The viral vector vaccine VSV-GP boosts immune response upon repeated applications

Poster presentation AIDS Vaccine 2012 Boston, MA, USA. 9-12 September 2012

Background: Vesicular stomatitis virus (VSV) is a potent candidate vaccine vector for various viral diseases (e.g. HIV, HCV, RSV). The biggest
Poster presentation AIDS Vaccine 2012 Boston, MA, USA. 9-12 September 2012

Background: Vesicular stomatitis virus (VSV) is a potent candidate vaccine vector for various viral diseases (e.g. HIV, HCV, RSV). The biggest limitation of VSV, however, is its neurotoxicity, which limits application in humans. The second drawback is that VSV induces neutralizing antibodies rapidly and is thus ineffective as a vaccine vector upon repeated applications. Our group has recently shown that VSV pseudotyped with the glycoprotein (GP) of the lymphocytic choriomeningitis virus (LCMV), VSV-GP, is not neurotoxic. The aim of this project was to evaluate the potential of VSV-GP as a vaccine vector.

Methods: For this purpose, we used Ovalbumin (OVA) as a model antigen and analyzed immunogenicity of GP-pseudotyped and wildtype VSV containing OVA (VSV-GP-OVA and VSV-OVA) in vitro and in vivo in mouse models.

Results: We showed that both vectors infected murine bone marrow-derived dendritic cells (bmDCs) in vitro. These bmDCs were able to activate OVA specific CD8+ and CD4+ T cells. Immunization experiments in mice revealed that both VSV-OVA and VSV-GP-OVA induced functional OVA-specific cytotoxic T cells (CTLs) after a single immunization. In addition, with both viruses, mice generated antibodies against OVA. However, boosting with the same virus was only possible for the GP-pseudotyped virus but not for wild type VSV. The efficacy of repeated immunization with VSV-OVA was most likely limited by high levels of neutralizing antibodies, which we detected after the first immunization. In contrast, no neutralizing antibodies against VSV-GP were induced even after boosting.

Conclusion: Taken together, we showed that the non-neurotoxic VSV-GP is able to induce specific T cell and B cell responses against the model antigen OVA to the same level as the wild type VSV vector. However, in contrast to wild type VSV, VSV-GP-OVA boosted the immune response upon repeated applications. Thus, VSV-GP is a promising novel vaccine vector.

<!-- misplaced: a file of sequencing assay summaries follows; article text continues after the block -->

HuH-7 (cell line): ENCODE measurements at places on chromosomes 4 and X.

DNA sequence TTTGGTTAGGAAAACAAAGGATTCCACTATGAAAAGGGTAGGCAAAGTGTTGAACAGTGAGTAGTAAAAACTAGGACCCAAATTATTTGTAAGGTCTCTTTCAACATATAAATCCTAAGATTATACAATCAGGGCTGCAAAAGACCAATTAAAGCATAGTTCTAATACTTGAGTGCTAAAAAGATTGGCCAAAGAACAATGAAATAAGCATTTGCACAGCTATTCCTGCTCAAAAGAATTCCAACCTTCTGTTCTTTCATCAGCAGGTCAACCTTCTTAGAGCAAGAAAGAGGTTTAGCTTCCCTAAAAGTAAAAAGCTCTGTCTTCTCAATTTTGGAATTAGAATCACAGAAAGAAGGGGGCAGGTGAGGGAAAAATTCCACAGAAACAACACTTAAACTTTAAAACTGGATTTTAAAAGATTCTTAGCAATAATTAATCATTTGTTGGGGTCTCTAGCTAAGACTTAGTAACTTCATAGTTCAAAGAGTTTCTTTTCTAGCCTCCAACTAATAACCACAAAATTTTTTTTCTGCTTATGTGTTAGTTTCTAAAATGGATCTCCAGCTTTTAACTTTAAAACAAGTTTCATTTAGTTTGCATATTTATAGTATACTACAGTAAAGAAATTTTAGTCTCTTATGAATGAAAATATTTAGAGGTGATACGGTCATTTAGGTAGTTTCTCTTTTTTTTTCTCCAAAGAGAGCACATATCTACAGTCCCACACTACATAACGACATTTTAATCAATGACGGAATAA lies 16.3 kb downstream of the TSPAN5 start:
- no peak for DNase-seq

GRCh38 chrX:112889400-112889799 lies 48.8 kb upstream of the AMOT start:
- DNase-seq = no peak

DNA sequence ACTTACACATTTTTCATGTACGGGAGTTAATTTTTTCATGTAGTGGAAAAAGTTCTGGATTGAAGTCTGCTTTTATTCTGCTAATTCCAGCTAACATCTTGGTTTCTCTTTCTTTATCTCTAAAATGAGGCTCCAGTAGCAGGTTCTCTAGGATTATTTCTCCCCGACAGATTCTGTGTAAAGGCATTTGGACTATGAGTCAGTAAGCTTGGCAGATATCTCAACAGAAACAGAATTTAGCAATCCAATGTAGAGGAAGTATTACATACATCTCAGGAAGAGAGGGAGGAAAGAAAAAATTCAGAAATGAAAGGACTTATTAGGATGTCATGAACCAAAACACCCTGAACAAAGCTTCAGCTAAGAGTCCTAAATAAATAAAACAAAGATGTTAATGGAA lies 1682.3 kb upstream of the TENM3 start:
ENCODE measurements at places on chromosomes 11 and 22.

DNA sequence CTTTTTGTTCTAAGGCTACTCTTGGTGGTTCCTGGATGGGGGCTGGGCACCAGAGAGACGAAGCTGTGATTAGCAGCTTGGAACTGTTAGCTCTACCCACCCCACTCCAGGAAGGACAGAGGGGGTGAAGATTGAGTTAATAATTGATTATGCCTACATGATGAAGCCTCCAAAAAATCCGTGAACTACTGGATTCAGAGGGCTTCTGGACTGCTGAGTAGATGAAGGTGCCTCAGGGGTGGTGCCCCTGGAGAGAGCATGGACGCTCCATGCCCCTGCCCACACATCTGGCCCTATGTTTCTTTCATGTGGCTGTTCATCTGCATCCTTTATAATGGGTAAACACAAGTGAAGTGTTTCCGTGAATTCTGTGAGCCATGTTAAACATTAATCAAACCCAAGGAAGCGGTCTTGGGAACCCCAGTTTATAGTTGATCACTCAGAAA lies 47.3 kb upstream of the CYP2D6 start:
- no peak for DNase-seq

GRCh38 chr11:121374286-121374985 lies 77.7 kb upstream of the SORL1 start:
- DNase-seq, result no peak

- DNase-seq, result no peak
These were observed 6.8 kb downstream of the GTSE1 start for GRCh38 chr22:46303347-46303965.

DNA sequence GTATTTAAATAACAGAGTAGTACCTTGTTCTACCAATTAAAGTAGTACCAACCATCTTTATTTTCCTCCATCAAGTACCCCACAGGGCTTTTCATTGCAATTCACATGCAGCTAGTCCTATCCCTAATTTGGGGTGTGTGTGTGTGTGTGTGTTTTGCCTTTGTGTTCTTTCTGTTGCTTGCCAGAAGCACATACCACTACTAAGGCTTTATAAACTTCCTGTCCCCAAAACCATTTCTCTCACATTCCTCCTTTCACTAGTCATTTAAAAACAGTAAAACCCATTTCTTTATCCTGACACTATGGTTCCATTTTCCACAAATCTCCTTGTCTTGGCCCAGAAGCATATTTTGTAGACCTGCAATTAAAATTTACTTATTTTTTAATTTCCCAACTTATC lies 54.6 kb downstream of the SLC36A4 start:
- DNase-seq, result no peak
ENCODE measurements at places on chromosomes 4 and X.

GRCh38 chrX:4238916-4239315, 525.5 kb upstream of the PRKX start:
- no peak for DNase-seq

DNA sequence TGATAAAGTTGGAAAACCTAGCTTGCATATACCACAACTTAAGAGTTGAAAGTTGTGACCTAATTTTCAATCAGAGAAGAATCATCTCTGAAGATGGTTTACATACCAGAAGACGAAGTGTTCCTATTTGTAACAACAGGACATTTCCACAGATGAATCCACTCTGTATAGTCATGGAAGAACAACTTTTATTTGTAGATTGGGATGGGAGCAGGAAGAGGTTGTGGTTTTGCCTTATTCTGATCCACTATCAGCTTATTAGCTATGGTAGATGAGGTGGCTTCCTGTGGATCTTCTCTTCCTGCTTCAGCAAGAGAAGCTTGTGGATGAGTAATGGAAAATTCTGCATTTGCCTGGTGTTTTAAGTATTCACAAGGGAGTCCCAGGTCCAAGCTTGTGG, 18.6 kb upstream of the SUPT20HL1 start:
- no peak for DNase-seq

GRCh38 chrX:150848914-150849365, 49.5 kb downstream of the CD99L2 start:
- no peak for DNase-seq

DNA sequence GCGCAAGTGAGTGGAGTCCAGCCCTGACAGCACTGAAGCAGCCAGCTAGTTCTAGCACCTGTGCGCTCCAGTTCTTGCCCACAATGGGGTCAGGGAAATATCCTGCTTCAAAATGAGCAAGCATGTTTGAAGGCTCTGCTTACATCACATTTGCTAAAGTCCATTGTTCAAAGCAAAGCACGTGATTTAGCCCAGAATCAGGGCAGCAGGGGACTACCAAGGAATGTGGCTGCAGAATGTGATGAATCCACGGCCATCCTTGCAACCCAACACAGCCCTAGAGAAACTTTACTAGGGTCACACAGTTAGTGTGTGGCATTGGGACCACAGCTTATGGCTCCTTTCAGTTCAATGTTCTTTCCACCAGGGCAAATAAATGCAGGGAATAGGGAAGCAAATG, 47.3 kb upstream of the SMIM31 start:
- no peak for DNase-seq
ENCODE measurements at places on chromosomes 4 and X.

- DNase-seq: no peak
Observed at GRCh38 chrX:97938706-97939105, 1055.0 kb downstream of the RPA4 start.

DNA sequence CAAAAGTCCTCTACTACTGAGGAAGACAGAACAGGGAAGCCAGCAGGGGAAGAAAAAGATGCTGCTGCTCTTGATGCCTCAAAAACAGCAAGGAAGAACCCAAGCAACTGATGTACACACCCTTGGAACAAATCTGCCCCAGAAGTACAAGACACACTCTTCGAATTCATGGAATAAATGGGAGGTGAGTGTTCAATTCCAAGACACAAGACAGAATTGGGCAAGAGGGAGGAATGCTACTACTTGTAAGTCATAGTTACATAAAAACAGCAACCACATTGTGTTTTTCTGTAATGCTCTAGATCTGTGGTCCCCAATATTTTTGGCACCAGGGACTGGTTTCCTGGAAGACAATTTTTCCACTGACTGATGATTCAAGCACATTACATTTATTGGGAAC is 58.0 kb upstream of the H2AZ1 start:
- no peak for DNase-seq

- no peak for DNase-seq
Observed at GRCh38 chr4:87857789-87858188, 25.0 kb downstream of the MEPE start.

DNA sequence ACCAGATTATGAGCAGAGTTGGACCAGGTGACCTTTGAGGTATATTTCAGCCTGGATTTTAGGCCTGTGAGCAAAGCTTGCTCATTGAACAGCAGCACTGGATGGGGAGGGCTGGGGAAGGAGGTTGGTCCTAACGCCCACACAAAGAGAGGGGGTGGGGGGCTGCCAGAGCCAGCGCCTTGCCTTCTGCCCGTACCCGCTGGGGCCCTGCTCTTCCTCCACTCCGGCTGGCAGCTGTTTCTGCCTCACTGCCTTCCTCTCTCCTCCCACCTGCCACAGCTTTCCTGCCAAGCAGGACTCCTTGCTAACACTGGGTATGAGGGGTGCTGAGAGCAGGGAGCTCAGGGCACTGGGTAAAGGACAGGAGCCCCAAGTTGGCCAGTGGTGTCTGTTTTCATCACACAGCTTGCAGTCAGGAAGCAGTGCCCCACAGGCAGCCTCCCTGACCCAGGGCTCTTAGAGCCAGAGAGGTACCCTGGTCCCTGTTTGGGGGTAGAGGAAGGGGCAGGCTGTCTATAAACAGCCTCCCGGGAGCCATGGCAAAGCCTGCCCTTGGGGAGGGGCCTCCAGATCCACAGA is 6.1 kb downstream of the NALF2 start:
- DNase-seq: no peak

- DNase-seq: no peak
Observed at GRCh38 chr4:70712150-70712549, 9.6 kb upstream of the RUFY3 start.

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Metadaten
Author:Reinhard Tober, Zoltan Banki, Asim Ejaz, Alex Muik, Lisa Mareike Egerer, Dorothee von Laer, Janine Kimpel
URN:urn:nbn:de:hebis:30:3-264121
DOI:http://dx.doi.org/10.1186/1742-4690-9-S2-P301
ISSN:1742-4690
Parent Title (English):Retrovirology
Publisher: BioMed Central
Place of publication:London
Document Type:Article
Language:English
Date of Publication (online):2012/09/13
Date of first Publication:2012/09/13
Publishing Institution:Univ.-Bibliothek Frankfurt am Main
Release Date:2012/09/21
Volume:9
Issue:9(Suppl 2):P301
Pagenumber:1
First Page:1
Last Page:1
Note:
© 2012 Tober et al; licensee BioMed Central Ltd. This is an Open Access article distributed under the terms of the Creative Commons Attribution License (http://creativecommons.org/licenses/by/2.0), which permits unrestricted use, distribution, and reproduction in any medium, provided the original work is properly cited.
Institutes:Medizin
Georg-Speyer-Haus
Dewey Decimal Classification:610 Medizin und Gesundheit
Sammlungen:Universitätspublikationen
Licence (German):License LogoCreative Commons - Namensnennung 2.0

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